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Industry associations lost their last appeal

The Obama administration has been pushing to reduce the amount of oil that we consume within the United States. This has resulted in a big push to increase the use of alternative fuels and rules forcing automakers to become more fuel-efficient. The alternative fuel push lead to the EPA’s decision to approve a gasoline blend that uses more ethanol for 2001 model year vehicles and newer.

However, many automotive manufacturer associations continue to assert that increasing the percentage of ethanol in fuel could harm some vehicles. The Alliance of Automobile Manufacturers, the Association of Global Automakers, the Outdoor Equipment Institute, and the National Marine Manufacturers Association jointly filed a petition this week seeking the Supreme Court to overturn EPA's plans.
 
These associations all lost a previous appeal when the District of Columbia Circuit Court of Appeals ruled that none of those trade associations or parties had the legal standing to challenge the EPA's approval of E15 fuel.

These groups are hoping that the Supreme Court might overturn the lower court's ruling.

"It is not in the longer-term interest of consumers, the government, and all parties involved to discover, after the fact, that equipment or performance problems are occurring because a new fuel was rushed into the national marketplace,” said the Alliance of Automobile Manufacturers.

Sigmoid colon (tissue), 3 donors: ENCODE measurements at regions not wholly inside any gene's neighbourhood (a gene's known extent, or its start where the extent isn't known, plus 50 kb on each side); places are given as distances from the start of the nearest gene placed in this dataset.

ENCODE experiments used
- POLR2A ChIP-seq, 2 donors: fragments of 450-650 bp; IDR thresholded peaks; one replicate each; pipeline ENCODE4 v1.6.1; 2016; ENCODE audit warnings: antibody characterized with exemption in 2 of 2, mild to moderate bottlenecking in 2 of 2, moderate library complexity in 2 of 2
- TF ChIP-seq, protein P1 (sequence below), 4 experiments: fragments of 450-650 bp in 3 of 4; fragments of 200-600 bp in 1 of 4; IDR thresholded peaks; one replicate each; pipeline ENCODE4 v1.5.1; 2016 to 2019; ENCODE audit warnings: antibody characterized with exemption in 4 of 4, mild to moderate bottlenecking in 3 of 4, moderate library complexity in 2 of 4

The EPA first cleared the way to bring E15 fuel to gas stations around the country in June of 2012. Current gasoline blends available at stations around the country can have up to 10% ethanol.

"Today, the last significant federal hurdle has been cleared to allow consumers to buy fuel containing up to 15 percent ethanol (E15)," said Agriculture Secretary Tom Vilsack in June of 2012. "This gets us one step closer to giving the American consumer a real choice at the pump. The public has a right to choose between imported oil and home-grown energy and today’s action by the Environmental Protection Agency (EPA) advances that goal."

Some states are also up in arms over the increased ethanol proposal. The state of Maine has pledged to ban the sale of E15 fuel within the state if at least two other New England states agree to ban the fuel as well.

Source: Detroit News



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RE: Ethanol Money
By freedom4556 on 3/28/2013 7:20:28 AM , Rating: 2
Lower efficiency means more pollutants; ie, you have to use more fuel to go the same distance. Your study implies the pure gas is less efficient than E10 [as per table 4], which is ridiculous and calls all the results into question. Besides, it is brief California-style emissions test using one '04 Ford Explorer, hardly an exhaustive study. In any case, the results you present show that the whole vehicle never exceeds 20mpg; which means that the bad mileage of the vehicle in general would reduce the benefits of pure gas in efficiency and thus a reduction in CO2. This is what happens when you procure figures through "quick googling." I'm sure I could google up figures that correlate ice cream sales with the murder rates in Chicago. It doesn't make the point any more valid.


"Well, there may be a reason why they call them 'Mac' trucks! Windows machines will not be trucks." -- Microsoft CEO Steve Ballmer

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